• Style drift is far more concentrated in this camp as simple systems are deployed to catch the divergent market condition. When markets diverge, nearly all trend followers and momentum chasers do well with large leaps in equity. When they don’t, style drift becomes more evident but the disparity in returns is less acute. It is only when we have long periods of stability that you start to see drift in this camp.
  • Efforts are progressively turned towards design considerations that simply predate on a particular class of market condition as opposed to an attempt to crack the holy grail and seek predictive certainty in the future. Data-mining enthusiasts who seek divergence are progressively drawn further away from the statistics and associated  ‘curve fitting treatment’ of data streams towards design logic considerations where strategy performance is ‘mapped to the market condition’. It is the market that matters. The system is simply the method used to capture the alpha available when market conditions are favorable and at all other times operate to protect the capital base.

So the moral of this tale is this. If you want to make money in these markets, then you do not need to be a quant to do so. Only use intensive statistical tools if you understand what is trying to be achieved in their use. The maths is not wrong….but the application of that maths is for a different theoretical world that might depart from the reality.

All you need to do is to focus on what really matters in protecting and building your wealth. Use that brain of yours to map your system performance against market price.  A system will make money when market conditions are favorable for that system and lose money or simply not be active during unfavourable market conditions. You do not need intense statistical treatment to assess this. If markets are trending, then your system should be active and performing.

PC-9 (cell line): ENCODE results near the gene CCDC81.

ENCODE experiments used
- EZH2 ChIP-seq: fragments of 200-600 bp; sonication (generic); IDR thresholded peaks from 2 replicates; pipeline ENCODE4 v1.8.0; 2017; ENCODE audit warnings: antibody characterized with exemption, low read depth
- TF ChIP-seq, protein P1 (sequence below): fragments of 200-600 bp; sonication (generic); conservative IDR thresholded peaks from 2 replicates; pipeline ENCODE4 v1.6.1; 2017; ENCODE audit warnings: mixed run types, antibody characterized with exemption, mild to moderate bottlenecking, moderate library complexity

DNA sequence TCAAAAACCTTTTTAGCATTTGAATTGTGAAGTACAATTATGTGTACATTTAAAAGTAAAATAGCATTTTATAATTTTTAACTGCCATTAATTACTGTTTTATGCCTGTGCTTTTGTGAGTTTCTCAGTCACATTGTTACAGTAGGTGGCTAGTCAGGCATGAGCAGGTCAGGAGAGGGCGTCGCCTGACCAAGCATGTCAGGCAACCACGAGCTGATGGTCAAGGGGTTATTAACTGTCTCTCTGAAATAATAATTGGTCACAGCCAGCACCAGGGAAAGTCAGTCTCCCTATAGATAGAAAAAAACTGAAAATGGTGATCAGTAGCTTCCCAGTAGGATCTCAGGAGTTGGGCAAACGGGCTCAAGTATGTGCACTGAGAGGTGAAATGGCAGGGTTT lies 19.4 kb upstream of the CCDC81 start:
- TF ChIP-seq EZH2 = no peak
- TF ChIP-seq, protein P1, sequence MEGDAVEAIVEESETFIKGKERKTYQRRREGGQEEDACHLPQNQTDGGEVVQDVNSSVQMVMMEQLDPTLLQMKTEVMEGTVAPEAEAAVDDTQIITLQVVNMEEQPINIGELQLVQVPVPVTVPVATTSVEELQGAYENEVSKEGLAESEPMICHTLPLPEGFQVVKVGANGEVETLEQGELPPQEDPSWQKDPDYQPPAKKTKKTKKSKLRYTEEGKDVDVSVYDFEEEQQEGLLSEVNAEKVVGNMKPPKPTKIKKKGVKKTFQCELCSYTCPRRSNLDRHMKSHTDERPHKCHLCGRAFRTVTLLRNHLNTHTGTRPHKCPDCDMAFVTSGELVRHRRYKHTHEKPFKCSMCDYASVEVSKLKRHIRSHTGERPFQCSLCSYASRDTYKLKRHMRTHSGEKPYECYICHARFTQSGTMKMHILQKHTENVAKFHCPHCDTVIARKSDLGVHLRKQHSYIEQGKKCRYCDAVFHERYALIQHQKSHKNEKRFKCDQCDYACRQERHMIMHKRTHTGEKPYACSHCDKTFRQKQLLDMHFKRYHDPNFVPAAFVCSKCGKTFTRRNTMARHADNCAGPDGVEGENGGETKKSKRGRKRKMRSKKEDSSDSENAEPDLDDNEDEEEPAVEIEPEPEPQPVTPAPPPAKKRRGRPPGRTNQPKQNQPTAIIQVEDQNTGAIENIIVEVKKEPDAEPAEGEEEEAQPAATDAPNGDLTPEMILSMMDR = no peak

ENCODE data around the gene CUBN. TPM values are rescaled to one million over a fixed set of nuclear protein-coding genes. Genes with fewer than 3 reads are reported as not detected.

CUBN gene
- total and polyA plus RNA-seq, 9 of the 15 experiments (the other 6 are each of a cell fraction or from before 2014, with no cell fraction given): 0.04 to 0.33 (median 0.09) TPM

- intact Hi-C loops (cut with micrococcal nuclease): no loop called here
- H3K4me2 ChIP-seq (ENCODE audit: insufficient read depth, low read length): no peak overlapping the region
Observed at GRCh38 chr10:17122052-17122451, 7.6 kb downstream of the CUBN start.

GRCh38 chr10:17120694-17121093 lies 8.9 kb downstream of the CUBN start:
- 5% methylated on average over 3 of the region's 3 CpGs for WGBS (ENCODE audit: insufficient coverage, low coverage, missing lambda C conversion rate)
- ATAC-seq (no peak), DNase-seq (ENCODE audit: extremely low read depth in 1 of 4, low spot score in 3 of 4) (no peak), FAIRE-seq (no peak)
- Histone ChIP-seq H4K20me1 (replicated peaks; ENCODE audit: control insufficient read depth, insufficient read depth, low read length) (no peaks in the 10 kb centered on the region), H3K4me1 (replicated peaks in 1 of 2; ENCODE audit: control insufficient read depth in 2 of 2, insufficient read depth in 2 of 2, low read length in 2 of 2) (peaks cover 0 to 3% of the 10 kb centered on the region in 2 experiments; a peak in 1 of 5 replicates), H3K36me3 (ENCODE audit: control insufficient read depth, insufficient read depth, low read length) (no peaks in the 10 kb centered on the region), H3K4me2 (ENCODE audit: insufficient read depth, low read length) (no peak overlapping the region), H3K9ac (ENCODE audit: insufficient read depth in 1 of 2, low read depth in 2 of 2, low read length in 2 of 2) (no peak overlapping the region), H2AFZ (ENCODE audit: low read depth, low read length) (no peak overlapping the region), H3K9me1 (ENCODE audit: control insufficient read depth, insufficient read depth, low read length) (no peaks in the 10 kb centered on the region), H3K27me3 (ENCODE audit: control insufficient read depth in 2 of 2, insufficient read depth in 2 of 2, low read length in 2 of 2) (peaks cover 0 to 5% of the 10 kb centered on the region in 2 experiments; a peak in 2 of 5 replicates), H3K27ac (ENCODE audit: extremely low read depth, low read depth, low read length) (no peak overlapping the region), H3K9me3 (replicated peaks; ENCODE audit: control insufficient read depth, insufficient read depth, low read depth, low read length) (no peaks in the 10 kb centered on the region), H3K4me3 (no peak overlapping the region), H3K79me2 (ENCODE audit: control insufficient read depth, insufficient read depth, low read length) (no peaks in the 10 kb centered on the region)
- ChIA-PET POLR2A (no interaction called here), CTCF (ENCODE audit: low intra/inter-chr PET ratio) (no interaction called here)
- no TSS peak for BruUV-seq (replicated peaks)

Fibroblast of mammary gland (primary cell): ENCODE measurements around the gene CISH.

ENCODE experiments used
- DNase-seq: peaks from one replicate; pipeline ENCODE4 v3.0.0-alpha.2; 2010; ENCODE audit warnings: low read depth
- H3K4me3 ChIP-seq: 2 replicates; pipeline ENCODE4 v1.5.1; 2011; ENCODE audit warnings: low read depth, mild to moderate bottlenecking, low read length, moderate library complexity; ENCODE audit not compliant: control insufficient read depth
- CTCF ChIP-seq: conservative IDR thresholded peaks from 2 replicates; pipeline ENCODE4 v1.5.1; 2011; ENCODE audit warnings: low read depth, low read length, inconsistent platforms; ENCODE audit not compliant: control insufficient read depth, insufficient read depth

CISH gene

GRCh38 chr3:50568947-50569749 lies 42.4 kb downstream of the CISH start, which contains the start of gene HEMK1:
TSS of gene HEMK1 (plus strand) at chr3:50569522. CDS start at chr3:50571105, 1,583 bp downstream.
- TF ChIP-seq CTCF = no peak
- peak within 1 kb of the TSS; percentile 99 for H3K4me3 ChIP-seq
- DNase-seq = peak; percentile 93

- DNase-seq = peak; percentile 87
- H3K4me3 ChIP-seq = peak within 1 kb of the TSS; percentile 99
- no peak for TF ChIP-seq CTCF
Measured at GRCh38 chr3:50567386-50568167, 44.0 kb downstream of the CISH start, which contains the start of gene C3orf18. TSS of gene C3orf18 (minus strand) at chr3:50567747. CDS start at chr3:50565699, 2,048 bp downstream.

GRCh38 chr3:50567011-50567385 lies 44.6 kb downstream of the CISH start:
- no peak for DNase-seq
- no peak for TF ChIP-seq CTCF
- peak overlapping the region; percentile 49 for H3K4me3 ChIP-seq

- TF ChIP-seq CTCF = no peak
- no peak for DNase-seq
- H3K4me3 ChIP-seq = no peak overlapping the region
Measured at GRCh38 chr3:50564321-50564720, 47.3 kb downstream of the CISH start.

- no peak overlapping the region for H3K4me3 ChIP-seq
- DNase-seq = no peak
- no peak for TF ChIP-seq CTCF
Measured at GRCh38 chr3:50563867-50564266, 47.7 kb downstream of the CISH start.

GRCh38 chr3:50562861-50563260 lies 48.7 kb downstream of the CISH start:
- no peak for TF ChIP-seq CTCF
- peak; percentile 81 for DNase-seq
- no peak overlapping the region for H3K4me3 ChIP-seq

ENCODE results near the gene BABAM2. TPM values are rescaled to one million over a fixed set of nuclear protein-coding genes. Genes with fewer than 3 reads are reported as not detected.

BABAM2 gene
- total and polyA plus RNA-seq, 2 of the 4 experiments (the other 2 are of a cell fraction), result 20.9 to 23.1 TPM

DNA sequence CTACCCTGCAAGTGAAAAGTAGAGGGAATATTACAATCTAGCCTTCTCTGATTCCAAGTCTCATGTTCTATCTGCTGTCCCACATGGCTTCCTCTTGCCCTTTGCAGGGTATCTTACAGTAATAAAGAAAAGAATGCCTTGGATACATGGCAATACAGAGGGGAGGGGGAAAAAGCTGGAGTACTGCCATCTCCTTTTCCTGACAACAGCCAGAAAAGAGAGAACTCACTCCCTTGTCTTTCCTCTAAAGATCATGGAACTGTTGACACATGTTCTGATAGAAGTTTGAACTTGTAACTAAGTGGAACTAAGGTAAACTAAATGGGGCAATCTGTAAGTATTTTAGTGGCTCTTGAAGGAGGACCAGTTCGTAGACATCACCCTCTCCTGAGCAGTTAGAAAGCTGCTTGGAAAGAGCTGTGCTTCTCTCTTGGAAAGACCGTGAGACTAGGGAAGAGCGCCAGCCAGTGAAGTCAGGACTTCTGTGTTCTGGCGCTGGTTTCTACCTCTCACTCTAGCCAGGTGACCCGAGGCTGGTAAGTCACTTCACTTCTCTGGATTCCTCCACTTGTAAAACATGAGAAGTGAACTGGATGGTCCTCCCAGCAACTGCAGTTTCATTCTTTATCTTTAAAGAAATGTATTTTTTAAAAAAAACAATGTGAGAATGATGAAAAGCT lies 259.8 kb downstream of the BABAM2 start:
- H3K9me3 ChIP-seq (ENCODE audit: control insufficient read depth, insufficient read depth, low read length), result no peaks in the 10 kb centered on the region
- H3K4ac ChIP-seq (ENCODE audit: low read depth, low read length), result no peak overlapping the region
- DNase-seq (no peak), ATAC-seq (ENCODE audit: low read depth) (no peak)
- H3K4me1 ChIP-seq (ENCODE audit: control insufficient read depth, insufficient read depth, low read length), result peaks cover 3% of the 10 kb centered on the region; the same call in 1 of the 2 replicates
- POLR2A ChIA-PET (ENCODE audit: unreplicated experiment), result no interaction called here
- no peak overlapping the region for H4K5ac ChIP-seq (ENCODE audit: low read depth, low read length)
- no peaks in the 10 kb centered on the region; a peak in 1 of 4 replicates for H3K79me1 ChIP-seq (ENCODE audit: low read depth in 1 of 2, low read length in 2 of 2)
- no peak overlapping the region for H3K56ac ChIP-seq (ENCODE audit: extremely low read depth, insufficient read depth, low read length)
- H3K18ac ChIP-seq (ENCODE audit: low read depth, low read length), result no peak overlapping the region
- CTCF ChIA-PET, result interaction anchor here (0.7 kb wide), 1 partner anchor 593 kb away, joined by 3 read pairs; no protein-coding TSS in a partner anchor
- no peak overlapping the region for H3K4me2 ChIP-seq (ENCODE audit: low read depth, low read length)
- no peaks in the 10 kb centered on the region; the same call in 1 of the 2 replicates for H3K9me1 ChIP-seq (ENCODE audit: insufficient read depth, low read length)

You do not need a Monte Carlo simulation or Walk Forward Optimisation to do this. Simply map the equity curve to the market condition and see if the logic of the relationship makes sense in accordance with your design rules. If it does, and your assessment has been made across a large data set comprising an array of varying market conditions, then the chances are that you have found a good divergent strategy that also is robust when market conditions are ‘not divergent’……..but just don’t settle on one of them…..find many different uncorrelated design solutions and then compile them together.

Capture as many different forms of market trend condition that you can with your suite of different design styles to increase your trade frequency and …..hey presto….alacazam….your equity curve will miraculously reach for the stars without you having to contrive it.

A divergent trader will make money when markets diverge either up or down…..but if they don’t, then you are not permanently crippled and can stay in the game until they do so. Do not add the baggage that predictability brings to your strategy development processes for in doing so, you will be confounded by complexity and false leads and forever lost in a statistical morass of confusion and intractability. Simply ensure that your system design bakes in the principle of ‘cutting losses short and letting profits run’. Survival is key in this game and the ability to participate in those rare events that make this game worth it.

Trade well and prosper

Rich B